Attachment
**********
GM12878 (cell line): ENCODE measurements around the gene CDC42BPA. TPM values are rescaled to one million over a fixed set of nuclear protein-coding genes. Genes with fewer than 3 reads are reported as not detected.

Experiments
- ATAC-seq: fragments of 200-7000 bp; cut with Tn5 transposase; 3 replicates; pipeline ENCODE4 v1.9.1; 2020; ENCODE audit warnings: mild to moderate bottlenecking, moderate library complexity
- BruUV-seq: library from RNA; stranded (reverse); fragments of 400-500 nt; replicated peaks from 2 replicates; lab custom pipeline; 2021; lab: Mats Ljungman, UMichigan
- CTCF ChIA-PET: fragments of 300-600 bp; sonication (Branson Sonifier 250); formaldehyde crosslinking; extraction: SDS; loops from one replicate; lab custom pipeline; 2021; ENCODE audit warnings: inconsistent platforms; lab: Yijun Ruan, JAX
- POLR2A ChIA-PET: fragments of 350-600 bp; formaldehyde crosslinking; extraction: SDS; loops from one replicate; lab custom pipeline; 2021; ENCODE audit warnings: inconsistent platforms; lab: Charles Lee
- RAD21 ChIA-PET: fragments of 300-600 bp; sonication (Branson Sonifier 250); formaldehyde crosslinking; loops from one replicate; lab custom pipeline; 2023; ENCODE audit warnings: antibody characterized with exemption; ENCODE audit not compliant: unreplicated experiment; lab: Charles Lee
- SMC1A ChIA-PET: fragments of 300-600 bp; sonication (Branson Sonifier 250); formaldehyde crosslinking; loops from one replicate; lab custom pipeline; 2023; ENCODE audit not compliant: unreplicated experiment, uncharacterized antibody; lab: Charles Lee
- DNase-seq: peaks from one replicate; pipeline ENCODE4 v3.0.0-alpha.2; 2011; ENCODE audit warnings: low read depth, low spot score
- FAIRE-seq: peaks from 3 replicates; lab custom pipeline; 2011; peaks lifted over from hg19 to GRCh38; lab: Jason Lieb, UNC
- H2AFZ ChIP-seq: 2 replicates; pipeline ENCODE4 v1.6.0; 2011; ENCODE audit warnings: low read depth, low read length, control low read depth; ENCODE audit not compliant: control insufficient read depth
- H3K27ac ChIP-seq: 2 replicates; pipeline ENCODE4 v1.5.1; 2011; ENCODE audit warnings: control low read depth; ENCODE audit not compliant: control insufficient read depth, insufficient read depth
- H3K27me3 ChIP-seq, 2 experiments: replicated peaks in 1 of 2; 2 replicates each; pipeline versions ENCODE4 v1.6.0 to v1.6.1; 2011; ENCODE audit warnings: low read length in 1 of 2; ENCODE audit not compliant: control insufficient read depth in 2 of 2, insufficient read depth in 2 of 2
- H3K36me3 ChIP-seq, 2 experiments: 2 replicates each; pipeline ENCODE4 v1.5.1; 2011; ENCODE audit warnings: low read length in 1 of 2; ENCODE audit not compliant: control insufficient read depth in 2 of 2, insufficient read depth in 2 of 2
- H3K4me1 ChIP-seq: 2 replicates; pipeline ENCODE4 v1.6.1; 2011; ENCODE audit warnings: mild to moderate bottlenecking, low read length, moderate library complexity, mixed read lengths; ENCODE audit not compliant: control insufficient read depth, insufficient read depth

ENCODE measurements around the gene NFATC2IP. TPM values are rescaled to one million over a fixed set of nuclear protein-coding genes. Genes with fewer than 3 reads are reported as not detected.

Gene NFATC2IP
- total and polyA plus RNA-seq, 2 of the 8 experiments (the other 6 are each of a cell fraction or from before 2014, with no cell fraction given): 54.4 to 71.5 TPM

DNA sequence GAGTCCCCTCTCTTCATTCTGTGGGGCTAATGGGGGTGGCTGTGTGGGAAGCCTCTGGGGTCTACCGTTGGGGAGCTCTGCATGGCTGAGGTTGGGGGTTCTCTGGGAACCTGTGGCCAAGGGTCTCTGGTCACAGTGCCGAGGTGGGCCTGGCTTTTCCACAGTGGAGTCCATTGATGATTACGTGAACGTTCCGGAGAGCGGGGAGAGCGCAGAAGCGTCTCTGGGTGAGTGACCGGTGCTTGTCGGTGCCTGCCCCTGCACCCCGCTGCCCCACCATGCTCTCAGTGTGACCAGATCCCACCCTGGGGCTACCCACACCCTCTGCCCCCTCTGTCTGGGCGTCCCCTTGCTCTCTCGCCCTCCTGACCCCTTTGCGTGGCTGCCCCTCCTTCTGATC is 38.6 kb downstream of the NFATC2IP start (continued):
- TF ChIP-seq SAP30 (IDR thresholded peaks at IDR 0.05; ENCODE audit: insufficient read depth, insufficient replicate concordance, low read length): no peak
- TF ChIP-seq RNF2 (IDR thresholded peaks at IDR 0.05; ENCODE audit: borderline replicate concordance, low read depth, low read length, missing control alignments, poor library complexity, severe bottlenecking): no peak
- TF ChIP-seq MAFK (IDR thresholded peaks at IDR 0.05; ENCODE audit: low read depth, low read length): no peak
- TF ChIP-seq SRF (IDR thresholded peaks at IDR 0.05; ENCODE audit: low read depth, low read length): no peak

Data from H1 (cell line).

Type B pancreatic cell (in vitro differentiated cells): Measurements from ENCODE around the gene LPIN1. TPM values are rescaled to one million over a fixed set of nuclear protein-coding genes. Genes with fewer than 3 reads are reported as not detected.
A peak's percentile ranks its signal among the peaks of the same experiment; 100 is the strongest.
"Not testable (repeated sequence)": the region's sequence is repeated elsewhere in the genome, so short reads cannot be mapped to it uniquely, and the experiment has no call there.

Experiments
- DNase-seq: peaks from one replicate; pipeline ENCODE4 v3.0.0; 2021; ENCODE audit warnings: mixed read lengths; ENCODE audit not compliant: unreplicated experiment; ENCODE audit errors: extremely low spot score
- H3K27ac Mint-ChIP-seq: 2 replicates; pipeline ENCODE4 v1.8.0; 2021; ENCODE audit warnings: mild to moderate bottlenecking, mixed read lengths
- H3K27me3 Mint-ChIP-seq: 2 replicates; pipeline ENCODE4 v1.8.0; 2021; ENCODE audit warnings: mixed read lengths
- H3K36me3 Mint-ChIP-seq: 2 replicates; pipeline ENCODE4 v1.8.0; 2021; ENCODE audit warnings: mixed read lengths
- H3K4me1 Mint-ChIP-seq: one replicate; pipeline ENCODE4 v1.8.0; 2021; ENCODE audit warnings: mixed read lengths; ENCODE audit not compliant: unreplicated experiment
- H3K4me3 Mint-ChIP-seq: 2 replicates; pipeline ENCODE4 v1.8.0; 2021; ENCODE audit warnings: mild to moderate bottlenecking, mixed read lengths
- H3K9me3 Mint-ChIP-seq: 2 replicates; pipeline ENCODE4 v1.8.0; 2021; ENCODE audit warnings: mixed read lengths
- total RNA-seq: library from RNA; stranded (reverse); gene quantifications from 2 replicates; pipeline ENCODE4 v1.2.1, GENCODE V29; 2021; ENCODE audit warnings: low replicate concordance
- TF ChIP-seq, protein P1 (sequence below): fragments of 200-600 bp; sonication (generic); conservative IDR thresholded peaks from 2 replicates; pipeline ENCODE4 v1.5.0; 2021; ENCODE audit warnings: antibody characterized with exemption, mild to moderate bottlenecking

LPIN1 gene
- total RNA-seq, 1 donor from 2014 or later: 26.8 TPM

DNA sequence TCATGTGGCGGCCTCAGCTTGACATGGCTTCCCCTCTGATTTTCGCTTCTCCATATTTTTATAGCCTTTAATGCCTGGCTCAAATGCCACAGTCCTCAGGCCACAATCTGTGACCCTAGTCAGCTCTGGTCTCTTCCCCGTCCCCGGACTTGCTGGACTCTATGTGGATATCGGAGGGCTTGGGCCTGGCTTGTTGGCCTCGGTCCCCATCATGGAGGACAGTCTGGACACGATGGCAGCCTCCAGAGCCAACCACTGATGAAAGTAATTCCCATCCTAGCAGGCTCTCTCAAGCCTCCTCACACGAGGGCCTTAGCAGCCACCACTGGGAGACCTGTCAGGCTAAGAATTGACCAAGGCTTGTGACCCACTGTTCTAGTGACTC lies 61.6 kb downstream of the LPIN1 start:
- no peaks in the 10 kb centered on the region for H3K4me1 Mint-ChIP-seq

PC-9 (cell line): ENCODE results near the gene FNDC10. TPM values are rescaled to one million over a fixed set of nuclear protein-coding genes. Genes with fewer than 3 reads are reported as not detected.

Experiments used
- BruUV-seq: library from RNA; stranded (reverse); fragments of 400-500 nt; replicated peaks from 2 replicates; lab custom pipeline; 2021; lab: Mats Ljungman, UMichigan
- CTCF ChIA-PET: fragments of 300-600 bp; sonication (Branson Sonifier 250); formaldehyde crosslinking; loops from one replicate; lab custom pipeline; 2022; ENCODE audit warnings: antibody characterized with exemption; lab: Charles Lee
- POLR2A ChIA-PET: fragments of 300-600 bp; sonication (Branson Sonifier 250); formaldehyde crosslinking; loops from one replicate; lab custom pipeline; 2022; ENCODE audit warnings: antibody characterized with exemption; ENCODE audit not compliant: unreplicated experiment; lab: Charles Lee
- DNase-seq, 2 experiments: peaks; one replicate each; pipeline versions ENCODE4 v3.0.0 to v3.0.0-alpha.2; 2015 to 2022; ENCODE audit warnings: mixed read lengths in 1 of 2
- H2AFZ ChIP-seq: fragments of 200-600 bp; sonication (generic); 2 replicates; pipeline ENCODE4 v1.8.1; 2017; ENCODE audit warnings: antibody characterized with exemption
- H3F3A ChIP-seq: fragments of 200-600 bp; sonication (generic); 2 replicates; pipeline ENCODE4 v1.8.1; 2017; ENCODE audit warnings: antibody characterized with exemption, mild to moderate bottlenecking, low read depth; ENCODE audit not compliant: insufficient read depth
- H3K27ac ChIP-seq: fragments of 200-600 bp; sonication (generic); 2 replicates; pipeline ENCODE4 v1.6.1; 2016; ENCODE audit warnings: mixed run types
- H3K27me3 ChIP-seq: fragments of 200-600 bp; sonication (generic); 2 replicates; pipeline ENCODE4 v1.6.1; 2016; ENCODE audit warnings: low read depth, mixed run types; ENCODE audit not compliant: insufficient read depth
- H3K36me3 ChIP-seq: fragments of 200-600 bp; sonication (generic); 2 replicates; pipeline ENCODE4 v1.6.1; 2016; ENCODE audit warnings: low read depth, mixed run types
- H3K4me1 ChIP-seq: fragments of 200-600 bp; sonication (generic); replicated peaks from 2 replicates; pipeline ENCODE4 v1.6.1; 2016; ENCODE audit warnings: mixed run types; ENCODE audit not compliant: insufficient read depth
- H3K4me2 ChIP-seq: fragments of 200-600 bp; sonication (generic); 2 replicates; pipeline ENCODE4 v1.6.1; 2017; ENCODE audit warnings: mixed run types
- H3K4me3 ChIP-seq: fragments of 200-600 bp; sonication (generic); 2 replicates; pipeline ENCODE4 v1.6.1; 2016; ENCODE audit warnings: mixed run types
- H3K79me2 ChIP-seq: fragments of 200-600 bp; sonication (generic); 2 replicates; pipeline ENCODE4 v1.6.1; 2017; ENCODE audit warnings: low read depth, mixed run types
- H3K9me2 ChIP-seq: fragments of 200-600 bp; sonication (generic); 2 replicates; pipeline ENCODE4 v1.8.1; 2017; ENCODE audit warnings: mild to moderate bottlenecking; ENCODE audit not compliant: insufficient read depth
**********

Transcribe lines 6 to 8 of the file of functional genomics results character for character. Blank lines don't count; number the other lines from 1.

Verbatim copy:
- POLR2A ChIA-PET: fragments of 350-600 bp; formaldehyde crosslinking; extraction: SDS; loops from one replicate; lab custom pipeline; 2021; ENCODE audit warnings: inconsistent platforms; lab: Charles Lee
- RAD21 ChIA-PET: fragments of 300-600 bp; sonication (Branson Sonifier 250); formaldehyde crosslinking; loops from one replicate; lab custom pipeline; 2023; ENCODE audit warnings: antibody characterized with exemption; ENCODE audit not compliant: unreplicated experiment; lab: Charles Lee
- SMC1A ChIA-PET: fragments of 300-600 bp; sonication (Branson Sonifier 250); formaldehyde crosslinking; loops from one replicate; lab custom pipeline; 2023; ENCODE audit not compliant: unreplicated experiment, uncharacterized antibody; lab: Charles Lee